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A woman dressed in a gown stands near her husband as he smiles in a spotlight.
John and Jackie Kennedy in Paris in May 1961. Keystone-France/Gamma-Rapho via Getty Images

The unfinished business of John F. Kennedy’s vision for world peace

Less than a week after her husband’s assassination in Dallas on Nov. 22, 1963, Jackie Kennedy granted an interview with esteemed political writer Theodore White for Life magazine, one of the leading national publications of its day.

Determined to protect the legacy of the fallen president, Jackie likened the unfulfilled promise of his short-lived administration to the mythical days of King Arthur’s court as portrayed in “Camelot,” a popular Broadway musical at the time and one of Kennedy’s favorites.

“Don’t let it be forgot,” Kennedy told White, “that for one brief, shining moment there was Camelot.”

Though historians have since revealed many of Kennedy’s shortcomings, one fact is undeniable. From his 1960 campaign against Richard Nixon to his little more than 1,000 days as president, Kennedy’s boldness defined the times.

In my view as a scholar of Kennedy’s life, he set the modern-day standard for public service that is all but absent in the 2024 presidential election dominated by the legal woes of Donald Trump and the age of 81-year-old President Joe Biden.

Kennedy’s lofty rhetoric, coupled with his energetic youth, propelled the nation into what he termed the “New Frontier,” the campaign slogan he used to inspire ordinary citizens to make the world a better place at a time of Cold War nuclear tensions between the U.S. and the Soviet Union.

“Let us begin anew … remembering on both sides that civility is not a sign of weakness, and sincerity is always subject to proof,” Kennedy said during his inaugural address in 1961. “Let us never negotiate out of fear. But let us never fear to negotiate.”

Decorated war hero

Part of the Camelot myth starts with Kennedy’s military service during World War II.

Due to a myriad of illnesses, Kennedy was deemed unfit to join the U.S. Army and was able to serve in the Navy only after his father, the wealthy businessman Joseph Kennedy who was U.S. ambassador to Great Britain during the early war years, intervened on his behalf. Shortly after joining the Navy, Kennedy became commander of a patrol torpedo boat stationed near the Solomon Islands in the southwestern Pacific Ocean.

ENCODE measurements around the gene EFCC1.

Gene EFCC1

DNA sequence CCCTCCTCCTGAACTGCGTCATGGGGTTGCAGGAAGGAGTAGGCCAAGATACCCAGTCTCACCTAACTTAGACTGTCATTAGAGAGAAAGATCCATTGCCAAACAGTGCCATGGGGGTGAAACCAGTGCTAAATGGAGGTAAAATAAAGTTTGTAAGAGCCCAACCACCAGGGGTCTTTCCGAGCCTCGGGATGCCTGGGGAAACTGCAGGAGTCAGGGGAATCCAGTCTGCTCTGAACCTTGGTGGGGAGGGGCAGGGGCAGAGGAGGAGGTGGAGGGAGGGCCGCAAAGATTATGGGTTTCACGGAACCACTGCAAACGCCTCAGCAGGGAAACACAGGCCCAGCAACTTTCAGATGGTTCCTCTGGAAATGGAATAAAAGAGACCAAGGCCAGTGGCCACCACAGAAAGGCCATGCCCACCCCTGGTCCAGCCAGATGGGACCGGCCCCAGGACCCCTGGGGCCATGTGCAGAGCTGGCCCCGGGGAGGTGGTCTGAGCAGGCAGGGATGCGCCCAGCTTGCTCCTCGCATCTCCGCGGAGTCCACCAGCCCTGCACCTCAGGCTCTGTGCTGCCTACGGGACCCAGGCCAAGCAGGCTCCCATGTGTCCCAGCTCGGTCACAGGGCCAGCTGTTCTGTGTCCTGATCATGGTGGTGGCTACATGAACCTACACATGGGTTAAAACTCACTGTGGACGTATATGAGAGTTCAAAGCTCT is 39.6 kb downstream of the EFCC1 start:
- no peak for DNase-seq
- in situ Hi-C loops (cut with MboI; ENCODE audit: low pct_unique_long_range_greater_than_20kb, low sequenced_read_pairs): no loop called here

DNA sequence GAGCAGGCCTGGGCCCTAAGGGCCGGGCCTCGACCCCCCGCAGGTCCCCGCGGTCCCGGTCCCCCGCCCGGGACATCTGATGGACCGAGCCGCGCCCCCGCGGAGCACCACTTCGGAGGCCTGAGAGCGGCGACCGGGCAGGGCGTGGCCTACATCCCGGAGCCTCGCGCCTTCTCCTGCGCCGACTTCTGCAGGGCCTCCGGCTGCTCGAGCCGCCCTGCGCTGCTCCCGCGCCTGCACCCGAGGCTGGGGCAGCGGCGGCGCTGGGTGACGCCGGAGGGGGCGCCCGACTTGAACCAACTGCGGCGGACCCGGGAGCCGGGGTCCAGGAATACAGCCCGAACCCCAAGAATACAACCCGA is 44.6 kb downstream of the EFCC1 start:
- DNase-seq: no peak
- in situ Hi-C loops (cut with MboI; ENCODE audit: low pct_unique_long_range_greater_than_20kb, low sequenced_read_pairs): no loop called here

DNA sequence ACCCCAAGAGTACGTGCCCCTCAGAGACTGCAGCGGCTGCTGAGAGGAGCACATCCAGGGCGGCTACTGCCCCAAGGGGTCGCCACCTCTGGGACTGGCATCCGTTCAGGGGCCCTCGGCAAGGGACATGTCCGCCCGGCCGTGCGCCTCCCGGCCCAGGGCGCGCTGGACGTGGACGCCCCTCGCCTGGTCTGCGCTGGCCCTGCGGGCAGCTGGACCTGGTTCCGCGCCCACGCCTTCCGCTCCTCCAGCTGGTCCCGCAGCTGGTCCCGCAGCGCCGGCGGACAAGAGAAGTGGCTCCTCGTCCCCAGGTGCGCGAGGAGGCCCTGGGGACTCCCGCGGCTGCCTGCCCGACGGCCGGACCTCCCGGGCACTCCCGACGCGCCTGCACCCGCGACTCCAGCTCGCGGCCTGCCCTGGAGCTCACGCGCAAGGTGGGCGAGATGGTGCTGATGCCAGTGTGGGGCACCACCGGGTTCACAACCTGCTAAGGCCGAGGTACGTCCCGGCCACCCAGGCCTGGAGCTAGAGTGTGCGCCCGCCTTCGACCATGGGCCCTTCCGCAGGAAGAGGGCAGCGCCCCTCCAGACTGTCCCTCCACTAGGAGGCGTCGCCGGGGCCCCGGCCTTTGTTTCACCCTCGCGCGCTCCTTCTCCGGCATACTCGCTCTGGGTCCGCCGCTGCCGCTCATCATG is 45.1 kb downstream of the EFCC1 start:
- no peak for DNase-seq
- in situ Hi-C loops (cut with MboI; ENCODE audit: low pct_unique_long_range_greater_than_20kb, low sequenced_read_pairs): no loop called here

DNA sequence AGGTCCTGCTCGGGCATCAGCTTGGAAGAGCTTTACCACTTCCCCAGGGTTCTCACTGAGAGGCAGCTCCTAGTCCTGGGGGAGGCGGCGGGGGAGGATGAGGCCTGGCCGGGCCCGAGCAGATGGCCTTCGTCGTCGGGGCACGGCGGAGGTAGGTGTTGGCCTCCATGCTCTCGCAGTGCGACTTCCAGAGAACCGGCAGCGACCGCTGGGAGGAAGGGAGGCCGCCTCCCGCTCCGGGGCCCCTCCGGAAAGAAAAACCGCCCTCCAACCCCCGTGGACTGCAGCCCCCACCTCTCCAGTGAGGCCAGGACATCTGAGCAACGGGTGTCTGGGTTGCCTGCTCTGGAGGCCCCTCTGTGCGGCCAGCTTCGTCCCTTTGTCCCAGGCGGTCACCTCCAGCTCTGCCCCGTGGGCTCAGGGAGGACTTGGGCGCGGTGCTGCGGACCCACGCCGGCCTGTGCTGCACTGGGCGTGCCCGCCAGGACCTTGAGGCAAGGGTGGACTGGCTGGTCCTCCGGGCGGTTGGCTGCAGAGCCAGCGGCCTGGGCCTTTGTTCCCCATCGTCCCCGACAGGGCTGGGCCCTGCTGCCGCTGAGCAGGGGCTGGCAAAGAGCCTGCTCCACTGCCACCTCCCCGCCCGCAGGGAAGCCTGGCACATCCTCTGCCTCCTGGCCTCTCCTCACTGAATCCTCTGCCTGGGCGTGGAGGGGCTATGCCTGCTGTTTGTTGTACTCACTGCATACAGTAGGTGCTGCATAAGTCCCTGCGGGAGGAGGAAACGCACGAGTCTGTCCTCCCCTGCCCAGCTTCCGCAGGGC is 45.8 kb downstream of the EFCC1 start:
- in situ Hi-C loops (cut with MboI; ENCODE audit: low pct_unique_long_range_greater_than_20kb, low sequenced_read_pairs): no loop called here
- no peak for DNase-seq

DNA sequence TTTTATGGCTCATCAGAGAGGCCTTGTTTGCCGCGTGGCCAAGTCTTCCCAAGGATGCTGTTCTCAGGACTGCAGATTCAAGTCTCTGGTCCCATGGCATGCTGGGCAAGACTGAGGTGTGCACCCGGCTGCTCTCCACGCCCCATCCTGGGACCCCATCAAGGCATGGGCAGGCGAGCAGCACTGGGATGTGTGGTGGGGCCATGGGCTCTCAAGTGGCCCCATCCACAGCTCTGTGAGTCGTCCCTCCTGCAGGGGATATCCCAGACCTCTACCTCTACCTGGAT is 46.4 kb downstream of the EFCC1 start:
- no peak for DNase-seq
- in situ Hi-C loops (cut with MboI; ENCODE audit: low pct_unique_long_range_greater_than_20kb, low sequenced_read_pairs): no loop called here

A white man is wearing a military uniform and has his hands in his lap as he poses for a photograph.
A 1941 portrait of John F. Kennedy wearing his U.S. Navy uniform. Photo by Frank Turgent/Hulton Archive/Getty Images) Frank Turgent/Hulton Archive/Getty Images

On Aug. 2, 1943, a Japanese destroyer rammed his boat and sliced it in half, immediately killing two of his men. Kennedy later told an interviewer that when he saw the destroyer pass in front of him he thought, “This is how it feels to be killed.”

The 26-year-old Kennedy led his crew of 11 survivors on a 3-mile swim while towing a badly burned crew member to safety by holding a strap of a life vest between his teeth.

After several days of hiding on an uninhabited island with very little food and water, he was able to get help by etching a message on a coconut that was given to two Solomon Islanders who were patrolling the area in a canoe for Allied forces. They brought the message to a nearby British base, and Kennedy and his men were subsequently rescued.

Once safe, Kennedy sent a note home to his family saying that many people thought they were dead, but “fortunately they misjudged the durability of a Kennedy.”

Kennedy received a Purple Heart medal for being wounded in combat and remains the only U.S. president to receive the honor. JFK also earned the Navy and Marine Corps Medal for his “extremely heroic conduct” after his boat was sunk.